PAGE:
Description and History of the Collection
When Trinity College became Duke University in 1924, a 1.4 million dollar endowment was allocated for “the Library Budget Fund.” This money was dedicated to purchasing books for the new university’s library. At the same time, the Department of Modern and Classical Languages was separated into two large departments: 1) The Department of Slavic and Germanic Language; 2) the Department of Romance Languages, which is today called the Department of Romance Studies. Thanks to the influence of Professor Wannamaker (MA, Harvard), the former chair of the Department of Modern Languages who had recently become the Dean of Trinity College, the French and the Spanish sections received a donation from these particular “Library Budget funds” which would allow them to the develop and enrich their collection of volumes. While residing in Paris at the Hôtel de la Cloche for several months in 1926, A.M. Webb, the chairman of the Department of Romance Languages, sought after large libraries to purchase.
According to library brokers of Paris, the largest available library (11,000 volumes) was that of the former director of l’Ecole Normale Supérieure and famous historian of French literature, Gustave Lanson. Gustave Lanson, who was born in Orléans in 1857, published his Histoire de la littérature française in 1894 where he developed a system of rigorous literary critiques adapted from methods of historical analysis; these critiques focused on the historical aspect and exterior of literary works. He became even more influential thanks to the collective project Manuel bibliographique de la littérature française (1909-1912). Over the course of thirty years, he was so influential on literature and on written critiques that his colleagues, along with writers, poets, playwrights all felt obligated to dedicate their most recent work to Lanson, the “Master.” Following the untimely death of his son Michel, Lanson decided to sell his library, and he asked the bookseller, Auguste Picard, to be his agent.
From the start, Lanson seemed particularly interested in selling his books to an American university, and more specifically, to one of the prestigious universities on the East Coast of the United States where he had been invited many times. Harvard, Columbia and Princeton Universities were all possibilities. Yet these institutions already had considerable collections of French books, and none of them wanted to buy the ensemble that also included books which they already owned. Lanson insisted that the library be bought in its entirety and bear his name. Only Duke’s representative could guarantee the “Master’s” requirements. Lanson required three mandatory demands before his books would be shipped to the United States: 1) that all the works be bound in a uniform manor in France; 2) that each book be stamped on the back with a fleur-de-lis seal bearing his name; 3) that the book plate in the second cover indicate his library as the work’s place of origin. The proposed price in 1926 was 125,000 francs (today - 375.000 euros or $325,000). Picard attempted to augment the price once he learned of Duke’s need for French texts, but Webb contacted Lanson directly and a joint agreement was concluded without intermediary. In 1927, for the sum originally proposed, plus the expenses of soft binding, shining, transportation, and other payable rights, Lanson’s library was sold in its entirety and would be coming to Duke University. Duke also needed a definitive inventory of the works from their Parisian representatives; once indexed, all the books were confided to a bookbinder friend of Lanson and then sent to Duke. Lanson gave himself the individual pleasure of keeping nearly 500 of his volumes that were necessary for his courses and for his writings, but these books, as well as those that were acquired between 1924 and his death, had to be immediately marked as property of Duke in order to prevent any contestation at the moment of the master’s disappearance.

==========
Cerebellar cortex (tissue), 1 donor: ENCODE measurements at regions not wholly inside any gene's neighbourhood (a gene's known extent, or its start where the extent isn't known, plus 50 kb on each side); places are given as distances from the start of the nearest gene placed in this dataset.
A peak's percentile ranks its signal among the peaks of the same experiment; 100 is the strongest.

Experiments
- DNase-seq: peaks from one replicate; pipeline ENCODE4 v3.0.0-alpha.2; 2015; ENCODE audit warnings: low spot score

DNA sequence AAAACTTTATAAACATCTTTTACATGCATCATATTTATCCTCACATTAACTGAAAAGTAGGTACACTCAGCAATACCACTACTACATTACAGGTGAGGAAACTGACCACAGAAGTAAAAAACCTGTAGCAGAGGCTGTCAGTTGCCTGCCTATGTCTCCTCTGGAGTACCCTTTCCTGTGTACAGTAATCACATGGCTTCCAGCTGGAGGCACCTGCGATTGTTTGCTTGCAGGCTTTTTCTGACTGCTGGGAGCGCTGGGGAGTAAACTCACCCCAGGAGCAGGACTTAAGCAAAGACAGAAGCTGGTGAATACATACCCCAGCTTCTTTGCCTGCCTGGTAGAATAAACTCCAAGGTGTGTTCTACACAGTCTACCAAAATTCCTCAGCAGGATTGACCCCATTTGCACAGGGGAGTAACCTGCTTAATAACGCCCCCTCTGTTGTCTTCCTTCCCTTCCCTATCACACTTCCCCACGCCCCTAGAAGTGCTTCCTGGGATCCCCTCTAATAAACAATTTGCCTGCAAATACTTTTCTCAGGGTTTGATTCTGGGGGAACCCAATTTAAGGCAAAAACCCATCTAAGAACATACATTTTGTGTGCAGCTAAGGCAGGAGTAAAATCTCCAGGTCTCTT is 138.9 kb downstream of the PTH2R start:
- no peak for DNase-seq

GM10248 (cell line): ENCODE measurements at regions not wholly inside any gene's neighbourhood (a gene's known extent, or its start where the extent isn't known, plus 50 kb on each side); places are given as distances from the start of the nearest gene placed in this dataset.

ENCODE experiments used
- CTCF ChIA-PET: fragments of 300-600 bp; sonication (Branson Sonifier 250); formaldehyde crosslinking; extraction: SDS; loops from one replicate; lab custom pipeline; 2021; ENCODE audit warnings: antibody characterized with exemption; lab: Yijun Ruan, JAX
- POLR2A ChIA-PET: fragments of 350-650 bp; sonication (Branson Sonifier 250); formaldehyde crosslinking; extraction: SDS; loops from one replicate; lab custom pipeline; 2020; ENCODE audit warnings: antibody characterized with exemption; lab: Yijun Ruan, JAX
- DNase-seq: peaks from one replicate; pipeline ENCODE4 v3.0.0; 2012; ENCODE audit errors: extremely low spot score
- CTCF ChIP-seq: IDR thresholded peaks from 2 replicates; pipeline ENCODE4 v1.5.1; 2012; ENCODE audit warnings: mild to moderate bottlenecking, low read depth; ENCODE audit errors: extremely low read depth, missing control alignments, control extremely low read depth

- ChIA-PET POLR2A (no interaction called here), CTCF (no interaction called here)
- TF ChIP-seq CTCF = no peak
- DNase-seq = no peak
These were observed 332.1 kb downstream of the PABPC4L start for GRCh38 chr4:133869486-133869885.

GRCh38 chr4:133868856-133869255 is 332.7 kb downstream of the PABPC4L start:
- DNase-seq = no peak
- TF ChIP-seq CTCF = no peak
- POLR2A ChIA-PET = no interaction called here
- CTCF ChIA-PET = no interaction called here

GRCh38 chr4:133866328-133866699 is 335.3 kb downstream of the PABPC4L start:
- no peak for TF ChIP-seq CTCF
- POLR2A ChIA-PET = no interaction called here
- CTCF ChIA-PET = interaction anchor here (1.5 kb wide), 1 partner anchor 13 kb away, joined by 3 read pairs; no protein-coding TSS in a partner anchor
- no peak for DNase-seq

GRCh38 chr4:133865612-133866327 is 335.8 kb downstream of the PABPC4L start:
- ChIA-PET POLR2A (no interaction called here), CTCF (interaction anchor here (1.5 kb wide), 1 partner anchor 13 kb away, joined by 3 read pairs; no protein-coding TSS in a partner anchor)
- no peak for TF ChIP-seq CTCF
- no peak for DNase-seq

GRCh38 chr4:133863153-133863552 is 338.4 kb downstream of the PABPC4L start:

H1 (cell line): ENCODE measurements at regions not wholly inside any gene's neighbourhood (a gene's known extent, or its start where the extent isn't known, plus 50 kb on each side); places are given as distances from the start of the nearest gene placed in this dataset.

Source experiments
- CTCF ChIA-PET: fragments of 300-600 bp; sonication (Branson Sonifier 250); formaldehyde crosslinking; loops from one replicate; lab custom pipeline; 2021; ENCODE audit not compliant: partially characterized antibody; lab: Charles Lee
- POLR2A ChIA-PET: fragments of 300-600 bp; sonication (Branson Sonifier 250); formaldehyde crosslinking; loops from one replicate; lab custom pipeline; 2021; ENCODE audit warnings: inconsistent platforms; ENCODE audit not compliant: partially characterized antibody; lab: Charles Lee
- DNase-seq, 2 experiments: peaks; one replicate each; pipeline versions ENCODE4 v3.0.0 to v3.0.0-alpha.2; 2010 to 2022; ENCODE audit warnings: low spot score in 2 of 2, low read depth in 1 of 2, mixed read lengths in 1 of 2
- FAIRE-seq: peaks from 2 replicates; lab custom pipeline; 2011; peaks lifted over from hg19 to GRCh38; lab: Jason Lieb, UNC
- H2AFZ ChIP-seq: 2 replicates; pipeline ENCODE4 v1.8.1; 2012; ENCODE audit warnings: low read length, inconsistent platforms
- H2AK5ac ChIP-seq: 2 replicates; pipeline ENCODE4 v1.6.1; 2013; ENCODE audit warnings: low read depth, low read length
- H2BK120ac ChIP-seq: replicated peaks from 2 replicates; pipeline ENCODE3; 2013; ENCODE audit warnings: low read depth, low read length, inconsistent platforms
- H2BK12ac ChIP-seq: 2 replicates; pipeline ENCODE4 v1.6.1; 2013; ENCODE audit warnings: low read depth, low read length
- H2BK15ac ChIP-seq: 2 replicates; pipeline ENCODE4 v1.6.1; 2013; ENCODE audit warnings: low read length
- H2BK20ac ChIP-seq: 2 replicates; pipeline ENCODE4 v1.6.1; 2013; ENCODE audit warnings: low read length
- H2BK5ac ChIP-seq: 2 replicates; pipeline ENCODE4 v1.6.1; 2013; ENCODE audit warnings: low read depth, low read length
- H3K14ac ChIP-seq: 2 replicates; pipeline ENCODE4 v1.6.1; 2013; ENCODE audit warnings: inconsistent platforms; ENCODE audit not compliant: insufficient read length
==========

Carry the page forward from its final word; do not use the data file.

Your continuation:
Although Lanson died in 1934, the volumes were continually transferred until 1936. In total more than 11,000 works from Lanson’s library comprise the French collection of Perkin’s Library. Most of them, including those with dedications, are at the disposition of the public on the shelves of the library; some of the rare works were placed in Perkins’ Rare Book Room. In 1984, the Tenth Colloquium on 20th Century French Studies was held at Duke University. The Lanson collection was showcased because of its French works dating from the end of the 19th century and the beginning of the 20th century which are difficult to find elsewhere in the United States. Since then, many European and North American scholars have come to research the exceptionally rich collection. In collaboration with the services of the library, a group of researchers and doctoral students have worked to create a systematic census of the works, a list of works with dedications from the author, and a compilation of Lanson’s marginalia. An annotated publication of the dedications and marginalia is envisioned for when this inventory is complete.